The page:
Figure 6. Top: Measured and expected Little Plover baseflow, 1977-2009. The 1977 to 1986 values are annualaverages, 1995 and later are monthly averages. Bottom:Total base flow diversions (expected minus measured),Ilonirrigation diversion, and irrigation diversion (totalminus nonirrigation).

Table 1Estimated Irrigation Base Flow Diversionsfrom the Little Plover for Various Periods

Average % ofPeriod II (m3/s) SD Expected

1977-1983 7 0.054 0.040 161984-1986 3 -0.031 0.041 -9.61977-1986 10 0.028 0.055 8.5·1995-1998 6 0.031 0.039 182002-2004 2 0.064 0.026 262005-2009 55 0.079 0.030 32

NOle: Years 1977 to 1986 arc averuge of annual,.eslimales. all olhers arcaverage of rnonlhly estimate.

Long-Term Monitoring Well Record

Long-term monitoring well hydrographs (Figure 7),grouped according to location in a high-density irrigatedarea or low-density (reference) area, demonstrate commonpeaks (evident around 1974, 1985, and 1993) and valleys(1959, 1978, 1990, and perhaps 2007) that coincide

2008200019921984

0.2

-0.1

1916

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20101990 2000

oma Amhem Jc

1980Y r

1970lsotrVlt

1960 1970 0 1990 2000 2010Bancroft Coloma e r Hancoc __ PIo eor

1960

Wild Rose

2

I-=e- o0..•~

2

1950

-2

I -1

-=e- O0..•~

2

1950

Figure 7. Annual average hydrographs for reference locations (top) and potentially affected locations (bottom).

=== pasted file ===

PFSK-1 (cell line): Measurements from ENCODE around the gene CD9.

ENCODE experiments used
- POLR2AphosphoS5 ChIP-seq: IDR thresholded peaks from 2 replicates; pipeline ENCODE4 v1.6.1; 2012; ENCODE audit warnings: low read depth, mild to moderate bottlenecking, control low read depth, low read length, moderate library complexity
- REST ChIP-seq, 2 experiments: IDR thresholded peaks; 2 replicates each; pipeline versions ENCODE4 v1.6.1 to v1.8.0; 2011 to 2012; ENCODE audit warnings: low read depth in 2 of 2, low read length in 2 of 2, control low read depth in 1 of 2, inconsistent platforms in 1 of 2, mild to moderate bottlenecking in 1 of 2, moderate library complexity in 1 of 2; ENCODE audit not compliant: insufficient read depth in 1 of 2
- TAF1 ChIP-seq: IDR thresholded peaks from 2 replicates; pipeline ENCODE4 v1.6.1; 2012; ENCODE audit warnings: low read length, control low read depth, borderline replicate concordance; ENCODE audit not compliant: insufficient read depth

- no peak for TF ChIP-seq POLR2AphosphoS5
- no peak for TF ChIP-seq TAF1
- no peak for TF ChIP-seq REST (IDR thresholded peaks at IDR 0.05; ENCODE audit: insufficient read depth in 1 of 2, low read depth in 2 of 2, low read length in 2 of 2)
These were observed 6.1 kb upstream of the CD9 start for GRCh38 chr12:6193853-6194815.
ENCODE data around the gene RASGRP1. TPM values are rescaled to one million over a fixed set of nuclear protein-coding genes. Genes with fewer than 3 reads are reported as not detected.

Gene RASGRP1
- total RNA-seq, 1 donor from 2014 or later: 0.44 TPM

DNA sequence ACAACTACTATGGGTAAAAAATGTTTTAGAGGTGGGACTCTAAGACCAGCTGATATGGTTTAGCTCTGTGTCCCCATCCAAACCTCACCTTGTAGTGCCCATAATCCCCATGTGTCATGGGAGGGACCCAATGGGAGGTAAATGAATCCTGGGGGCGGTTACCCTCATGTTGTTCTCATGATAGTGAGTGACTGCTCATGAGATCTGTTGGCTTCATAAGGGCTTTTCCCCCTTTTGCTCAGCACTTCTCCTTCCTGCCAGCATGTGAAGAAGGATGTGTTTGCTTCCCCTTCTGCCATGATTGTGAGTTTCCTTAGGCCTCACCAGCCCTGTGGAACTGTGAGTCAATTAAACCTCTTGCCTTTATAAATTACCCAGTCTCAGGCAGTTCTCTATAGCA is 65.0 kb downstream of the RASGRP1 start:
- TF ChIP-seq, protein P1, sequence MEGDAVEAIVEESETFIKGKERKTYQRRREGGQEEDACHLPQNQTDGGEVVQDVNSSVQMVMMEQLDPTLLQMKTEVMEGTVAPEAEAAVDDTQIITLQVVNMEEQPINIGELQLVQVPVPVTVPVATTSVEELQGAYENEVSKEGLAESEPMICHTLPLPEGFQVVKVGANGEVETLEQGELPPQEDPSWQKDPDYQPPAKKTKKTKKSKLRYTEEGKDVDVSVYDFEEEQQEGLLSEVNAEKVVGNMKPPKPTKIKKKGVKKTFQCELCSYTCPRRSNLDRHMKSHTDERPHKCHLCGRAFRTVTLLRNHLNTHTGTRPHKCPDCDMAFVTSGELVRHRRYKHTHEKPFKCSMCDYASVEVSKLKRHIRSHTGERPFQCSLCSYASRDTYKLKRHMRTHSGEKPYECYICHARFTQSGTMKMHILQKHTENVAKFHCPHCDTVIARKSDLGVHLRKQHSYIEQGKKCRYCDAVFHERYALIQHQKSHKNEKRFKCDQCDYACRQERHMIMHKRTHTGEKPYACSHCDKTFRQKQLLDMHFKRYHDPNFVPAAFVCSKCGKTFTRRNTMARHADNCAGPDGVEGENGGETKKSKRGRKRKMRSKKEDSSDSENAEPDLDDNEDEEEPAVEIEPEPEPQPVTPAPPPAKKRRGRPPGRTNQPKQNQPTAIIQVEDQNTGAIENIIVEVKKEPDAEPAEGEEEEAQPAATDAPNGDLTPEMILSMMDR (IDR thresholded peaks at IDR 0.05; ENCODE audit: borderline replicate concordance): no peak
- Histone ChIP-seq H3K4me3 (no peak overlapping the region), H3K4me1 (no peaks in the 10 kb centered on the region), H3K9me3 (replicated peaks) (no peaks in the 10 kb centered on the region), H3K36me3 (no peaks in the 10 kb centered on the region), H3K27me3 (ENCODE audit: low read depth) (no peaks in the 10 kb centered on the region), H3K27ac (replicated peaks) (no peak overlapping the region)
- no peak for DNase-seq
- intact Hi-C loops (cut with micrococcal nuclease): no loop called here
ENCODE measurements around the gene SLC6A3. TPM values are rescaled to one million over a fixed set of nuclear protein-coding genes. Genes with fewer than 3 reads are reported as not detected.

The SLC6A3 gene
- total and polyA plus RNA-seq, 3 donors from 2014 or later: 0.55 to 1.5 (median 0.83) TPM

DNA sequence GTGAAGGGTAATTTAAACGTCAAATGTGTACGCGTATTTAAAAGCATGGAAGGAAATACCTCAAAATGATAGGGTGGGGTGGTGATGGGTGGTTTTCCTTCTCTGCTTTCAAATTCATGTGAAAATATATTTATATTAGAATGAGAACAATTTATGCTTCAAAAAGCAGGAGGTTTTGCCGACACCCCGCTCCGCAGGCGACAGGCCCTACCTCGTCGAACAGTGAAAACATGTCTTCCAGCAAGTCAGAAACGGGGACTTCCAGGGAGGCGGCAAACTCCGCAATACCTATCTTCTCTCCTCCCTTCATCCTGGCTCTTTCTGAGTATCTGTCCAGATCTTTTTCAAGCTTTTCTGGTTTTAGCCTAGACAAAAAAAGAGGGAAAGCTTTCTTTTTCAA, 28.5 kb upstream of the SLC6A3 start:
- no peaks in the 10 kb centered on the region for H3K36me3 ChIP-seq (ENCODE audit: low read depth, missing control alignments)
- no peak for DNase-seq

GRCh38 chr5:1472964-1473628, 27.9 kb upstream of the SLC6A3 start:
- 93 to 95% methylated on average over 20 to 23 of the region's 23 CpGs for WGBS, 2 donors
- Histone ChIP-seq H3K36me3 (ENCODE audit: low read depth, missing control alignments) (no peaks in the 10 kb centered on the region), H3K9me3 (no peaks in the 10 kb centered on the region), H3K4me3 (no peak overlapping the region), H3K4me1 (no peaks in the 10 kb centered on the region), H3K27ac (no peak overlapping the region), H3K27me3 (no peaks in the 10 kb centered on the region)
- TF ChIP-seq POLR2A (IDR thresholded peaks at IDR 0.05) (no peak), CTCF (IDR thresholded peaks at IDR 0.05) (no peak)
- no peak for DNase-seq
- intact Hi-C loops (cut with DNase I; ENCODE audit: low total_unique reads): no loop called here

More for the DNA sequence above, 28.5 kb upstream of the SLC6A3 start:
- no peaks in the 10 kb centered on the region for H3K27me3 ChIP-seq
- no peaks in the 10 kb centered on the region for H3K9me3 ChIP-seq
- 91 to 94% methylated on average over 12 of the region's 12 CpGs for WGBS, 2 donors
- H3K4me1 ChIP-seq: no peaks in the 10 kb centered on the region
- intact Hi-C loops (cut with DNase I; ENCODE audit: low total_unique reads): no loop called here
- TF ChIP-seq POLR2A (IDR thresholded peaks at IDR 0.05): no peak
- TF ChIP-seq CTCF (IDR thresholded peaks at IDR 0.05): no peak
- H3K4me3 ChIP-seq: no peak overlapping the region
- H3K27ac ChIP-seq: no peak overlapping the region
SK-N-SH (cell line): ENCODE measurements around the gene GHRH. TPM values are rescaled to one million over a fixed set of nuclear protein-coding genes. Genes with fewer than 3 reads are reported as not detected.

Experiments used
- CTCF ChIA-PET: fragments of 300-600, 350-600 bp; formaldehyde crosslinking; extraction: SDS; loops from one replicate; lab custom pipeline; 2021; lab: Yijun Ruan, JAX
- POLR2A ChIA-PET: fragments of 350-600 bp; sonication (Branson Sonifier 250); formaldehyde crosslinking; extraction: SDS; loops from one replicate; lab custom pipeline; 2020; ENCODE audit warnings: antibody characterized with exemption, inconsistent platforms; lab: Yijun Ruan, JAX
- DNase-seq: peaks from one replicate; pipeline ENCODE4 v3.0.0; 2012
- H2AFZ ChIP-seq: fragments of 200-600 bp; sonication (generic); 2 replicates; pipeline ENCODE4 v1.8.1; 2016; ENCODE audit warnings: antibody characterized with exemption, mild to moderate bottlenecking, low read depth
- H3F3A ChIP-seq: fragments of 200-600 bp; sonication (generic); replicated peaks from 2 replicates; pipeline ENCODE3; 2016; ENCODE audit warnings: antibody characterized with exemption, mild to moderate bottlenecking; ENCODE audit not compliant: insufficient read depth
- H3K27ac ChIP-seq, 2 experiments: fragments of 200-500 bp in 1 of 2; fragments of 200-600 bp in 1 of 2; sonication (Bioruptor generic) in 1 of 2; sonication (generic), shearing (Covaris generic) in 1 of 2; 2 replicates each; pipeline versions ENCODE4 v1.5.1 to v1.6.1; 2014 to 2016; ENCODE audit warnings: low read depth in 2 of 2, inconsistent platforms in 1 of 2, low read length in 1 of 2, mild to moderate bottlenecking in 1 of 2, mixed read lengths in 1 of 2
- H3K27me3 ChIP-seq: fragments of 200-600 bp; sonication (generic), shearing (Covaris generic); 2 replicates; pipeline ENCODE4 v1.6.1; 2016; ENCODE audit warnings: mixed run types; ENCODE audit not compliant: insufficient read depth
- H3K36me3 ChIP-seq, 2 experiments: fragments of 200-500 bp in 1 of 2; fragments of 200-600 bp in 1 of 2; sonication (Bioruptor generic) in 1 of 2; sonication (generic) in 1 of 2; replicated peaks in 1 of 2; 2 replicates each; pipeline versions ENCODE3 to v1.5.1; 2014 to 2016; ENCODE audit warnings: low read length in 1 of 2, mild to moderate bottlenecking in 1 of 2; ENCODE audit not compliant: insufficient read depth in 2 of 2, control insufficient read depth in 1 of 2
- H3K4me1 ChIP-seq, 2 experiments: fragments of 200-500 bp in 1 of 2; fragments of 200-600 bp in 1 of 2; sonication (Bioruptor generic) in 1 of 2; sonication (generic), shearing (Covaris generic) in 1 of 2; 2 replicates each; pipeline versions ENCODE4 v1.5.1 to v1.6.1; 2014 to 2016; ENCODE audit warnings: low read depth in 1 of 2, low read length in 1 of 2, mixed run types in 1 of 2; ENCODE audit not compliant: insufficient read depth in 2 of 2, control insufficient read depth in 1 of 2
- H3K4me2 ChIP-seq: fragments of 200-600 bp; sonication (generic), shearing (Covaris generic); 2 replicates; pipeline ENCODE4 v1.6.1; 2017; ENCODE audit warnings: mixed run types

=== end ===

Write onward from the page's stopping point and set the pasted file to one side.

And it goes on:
with those of precIpitation and discharges of nearbyreference streams. Although peak and valley timingsare common, amplitudes and trends differ. Amplitudedifferences correspond with location in the groundwaterflow system, as predicted by groundwater hydraulics:levels and amplitudes near discharge zones are stronglycontrolled by the heads at the discharge zone, whilethose far from discharge zones are less constrained. Trenddifferences, however, correspond with location in a highor low-density irrigated area. Low-density irrigated areashad record lows in the late 1950s and early I 960s,consistent with some of the smallest precipitation amountsand stream discharges of the twentieth century, and since2000 at lowest have been at 11 th percentile of record.in contrast, high-density irrigated area wells did not havetheir lowest levels during the extreme dry of 1959 to 1964,but in recent times after irrigation became well developedon the landscape. The general water level decline andrecord lows since 2000 in high-density areas but not low­density areas are consistent with an irrigation effect.